In the century and a half since Parliament has been housed in Wellington, there have been no obvious visual signs of Māori culture nor physical recognition of the mana whenua, Te Āti Awa Taranaki Whānui, for anyone entering the grounds or buildings to see… until now.
A dawn ceremony was held today to unveil Te Kāhui Mōuri on Parliament’s forecourt. It has three main features: pou (two tall, carved posts that flank Parliament’s steps), pare (a carved lintel around the main entrance into the Beehive) and several mōuri (or vitality) markers illuminated on the forecourt.
Parliament’s Tumu Whakarae (or Principle Advisor Māori), Kura Moeahu, led the project and admitted it’s been a long time coming to have such taonga established prominently at Parliament like this.
“With these particular taonga, it just shows that there is a strong lean to cultural expression here in Wellington, and particularly our local narratives.
“When I look at those two big pou out there, it relates to the guardians of our harbour, Ngake and Whātaitai, they were actually part of the freshwater lake. The names were actually the pathways that they took to freedom. They complement each other. It reminds us of the importance of duality. Male and female. Spirituality and physicality. But also, there’s process and there’s protest.”
The funding for this project came from Budget 2021 which allocated funds to increase public recognition and acknowledgement of the impact that Māori culture and leadership has on the nation.
And it’s also a response to last year’s large summer protest and occupation of Parliament grounds, which caused extensive damage on the precinct - both physical and social. Te Ātiawa leaders expressed how distraught iwi were over the treatment of their whenua during the three and a half week occupation.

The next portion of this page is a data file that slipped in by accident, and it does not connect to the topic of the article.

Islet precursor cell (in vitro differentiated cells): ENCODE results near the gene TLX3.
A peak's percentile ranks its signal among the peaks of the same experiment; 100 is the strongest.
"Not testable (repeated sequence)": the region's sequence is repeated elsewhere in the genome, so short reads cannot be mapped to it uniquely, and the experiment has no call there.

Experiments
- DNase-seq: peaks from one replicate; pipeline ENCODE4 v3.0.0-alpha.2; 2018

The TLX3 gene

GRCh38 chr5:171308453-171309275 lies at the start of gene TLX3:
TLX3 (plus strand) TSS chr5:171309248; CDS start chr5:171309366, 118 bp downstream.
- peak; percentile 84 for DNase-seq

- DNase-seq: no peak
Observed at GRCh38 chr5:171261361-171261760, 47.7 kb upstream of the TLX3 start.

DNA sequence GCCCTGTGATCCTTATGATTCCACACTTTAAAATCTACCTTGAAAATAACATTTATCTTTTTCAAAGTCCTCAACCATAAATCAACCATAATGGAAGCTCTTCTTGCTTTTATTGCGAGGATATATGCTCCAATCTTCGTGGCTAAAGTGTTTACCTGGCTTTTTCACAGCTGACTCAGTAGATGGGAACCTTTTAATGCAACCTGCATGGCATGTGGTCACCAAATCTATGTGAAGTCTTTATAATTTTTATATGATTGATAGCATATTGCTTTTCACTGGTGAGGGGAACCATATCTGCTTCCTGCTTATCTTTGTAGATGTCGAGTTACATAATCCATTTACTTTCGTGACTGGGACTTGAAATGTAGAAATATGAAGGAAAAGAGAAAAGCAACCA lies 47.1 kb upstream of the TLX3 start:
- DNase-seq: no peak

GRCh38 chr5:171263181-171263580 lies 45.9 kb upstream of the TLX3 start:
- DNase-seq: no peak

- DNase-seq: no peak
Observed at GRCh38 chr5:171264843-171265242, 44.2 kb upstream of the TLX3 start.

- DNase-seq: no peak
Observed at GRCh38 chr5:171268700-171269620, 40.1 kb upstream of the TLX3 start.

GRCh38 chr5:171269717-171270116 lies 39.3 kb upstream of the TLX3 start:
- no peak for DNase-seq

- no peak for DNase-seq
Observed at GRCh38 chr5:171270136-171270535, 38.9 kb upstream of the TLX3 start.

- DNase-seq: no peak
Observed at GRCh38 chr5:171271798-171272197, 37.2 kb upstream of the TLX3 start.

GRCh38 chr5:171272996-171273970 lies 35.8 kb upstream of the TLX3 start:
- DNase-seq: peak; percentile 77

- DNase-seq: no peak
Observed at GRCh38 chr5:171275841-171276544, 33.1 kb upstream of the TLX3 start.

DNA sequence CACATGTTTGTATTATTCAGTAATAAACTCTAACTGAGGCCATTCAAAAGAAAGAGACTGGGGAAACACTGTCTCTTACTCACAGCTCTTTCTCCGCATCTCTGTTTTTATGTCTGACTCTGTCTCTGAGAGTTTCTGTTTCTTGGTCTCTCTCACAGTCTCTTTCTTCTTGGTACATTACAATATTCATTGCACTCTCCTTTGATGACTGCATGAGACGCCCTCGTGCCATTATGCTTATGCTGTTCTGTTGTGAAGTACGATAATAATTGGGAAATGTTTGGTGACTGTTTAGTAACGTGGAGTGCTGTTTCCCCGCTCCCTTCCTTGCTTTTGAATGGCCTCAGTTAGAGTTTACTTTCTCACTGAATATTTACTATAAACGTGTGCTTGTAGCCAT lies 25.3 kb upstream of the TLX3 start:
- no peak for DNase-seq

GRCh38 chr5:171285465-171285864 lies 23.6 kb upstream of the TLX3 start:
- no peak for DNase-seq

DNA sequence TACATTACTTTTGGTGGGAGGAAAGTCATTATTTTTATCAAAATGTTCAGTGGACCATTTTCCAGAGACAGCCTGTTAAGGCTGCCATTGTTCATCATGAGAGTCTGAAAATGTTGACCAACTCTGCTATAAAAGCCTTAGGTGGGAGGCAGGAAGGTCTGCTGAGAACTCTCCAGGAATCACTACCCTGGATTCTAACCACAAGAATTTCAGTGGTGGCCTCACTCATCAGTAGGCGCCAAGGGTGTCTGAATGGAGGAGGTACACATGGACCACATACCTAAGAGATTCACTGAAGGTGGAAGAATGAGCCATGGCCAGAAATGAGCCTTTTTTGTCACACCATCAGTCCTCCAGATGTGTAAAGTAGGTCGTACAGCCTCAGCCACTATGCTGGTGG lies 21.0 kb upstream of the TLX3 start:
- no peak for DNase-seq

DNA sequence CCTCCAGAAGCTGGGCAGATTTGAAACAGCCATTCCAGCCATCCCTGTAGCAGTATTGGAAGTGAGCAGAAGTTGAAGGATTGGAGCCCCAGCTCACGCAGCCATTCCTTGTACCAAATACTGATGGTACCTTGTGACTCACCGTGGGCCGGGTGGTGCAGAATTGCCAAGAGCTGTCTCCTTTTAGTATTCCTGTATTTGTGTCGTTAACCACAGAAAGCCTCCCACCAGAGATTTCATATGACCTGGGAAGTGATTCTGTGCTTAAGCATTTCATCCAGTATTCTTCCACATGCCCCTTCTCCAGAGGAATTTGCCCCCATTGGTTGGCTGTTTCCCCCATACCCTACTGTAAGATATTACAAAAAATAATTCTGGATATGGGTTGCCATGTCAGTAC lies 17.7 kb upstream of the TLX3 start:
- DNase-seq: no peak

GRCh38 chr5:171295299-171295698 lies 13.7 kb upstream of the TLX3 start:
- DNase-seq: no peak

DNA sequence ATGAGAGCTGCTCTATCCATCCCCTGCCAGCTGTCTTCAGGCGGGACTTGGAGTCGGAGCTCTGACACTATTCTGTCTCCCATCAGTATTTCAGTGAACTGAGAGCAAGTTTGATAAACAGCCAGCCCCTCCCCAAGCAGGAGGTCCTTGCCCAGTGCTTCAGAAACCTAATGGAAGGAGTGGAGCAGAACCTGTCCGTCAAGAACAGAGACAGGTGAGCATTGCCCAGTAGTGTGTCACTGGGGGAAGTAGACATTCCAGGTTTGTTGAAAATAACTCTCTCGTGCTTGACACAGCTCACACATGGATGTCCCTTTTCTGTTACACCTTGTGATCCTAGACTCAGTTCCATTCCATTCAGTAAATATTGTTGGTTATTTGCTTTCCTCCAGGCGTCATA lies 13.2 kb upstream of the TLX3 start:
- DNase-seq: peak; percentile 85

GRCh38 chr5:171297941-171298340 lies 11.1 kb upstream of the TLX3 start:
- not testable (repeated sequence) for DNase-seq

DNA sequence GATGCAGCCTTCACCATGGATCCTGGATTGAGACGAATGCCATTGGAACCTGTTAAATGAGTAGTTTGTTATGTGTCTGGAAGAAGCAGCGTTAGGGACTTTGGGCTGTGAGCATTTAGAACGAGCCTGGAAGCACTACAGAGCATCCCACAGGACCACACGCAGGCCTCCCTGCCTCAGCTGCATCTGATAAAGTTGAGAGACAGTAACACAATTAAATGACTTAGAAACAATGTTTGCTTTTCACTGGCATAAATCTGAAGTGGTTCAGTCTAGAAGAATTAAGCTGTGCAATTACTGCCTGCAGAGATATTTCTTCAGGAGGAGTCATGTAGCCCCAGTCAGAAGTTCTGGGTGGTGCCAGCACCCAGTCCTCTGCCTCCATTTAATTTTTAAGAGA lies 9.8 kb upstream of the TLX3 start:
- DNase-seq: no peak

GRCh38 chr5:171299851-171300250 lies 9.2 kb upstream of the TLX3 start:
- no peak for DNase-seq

“For them, the occupation was a very disturbing event on their whenua,” local MP Grant Robertson explained.
“During the period that we had the occupation here, we started having some conversations about better recognising the relationship between Parliament and Te Atiawa. So it’s a very moving day.”
“It’s the behaviour that we’re not favourable on,” Moeahu said of events during the occupation, emphasising that the Te Kāhui Mōuri installations at Parliament also sent a message that Te Ātiawa supports the concept of protest.
“So it’s about duality. Parliament has a process. People also have a right to protest.”
Independent MP Elizabeth Kerekere was also on hand. She pointed out that Te Ātiawa has been here a lot longer than the Parliament.
“The culture of course is of this land and it’s ancient. So to have these pou here and the [pare] going into the executive wing, it's powerful, but also it’s ethereal, it’s beautiful.”
Asked why she thought it had taken so long to get something like this installed at Parliament’s main face, Kerekere said it was a matter of understanding the cultural importance of the relationship.
“It’s not just good enough to pay lip service to the fact of who the mana whenua is. Practical, tangible things need to be in place.”
The MP said it was joyous to experience karanga and karakia ringing out across the Parliament forecourt this morning in recognition of the ancestors of this place.
Te Kāhui Mōuri was a collaboration involving cultural designer Len Hetet and master carver Sam Hauwaho.
For the first time Parliament looks like it's actually located in this country, rather than any old corner of a former colonial empire.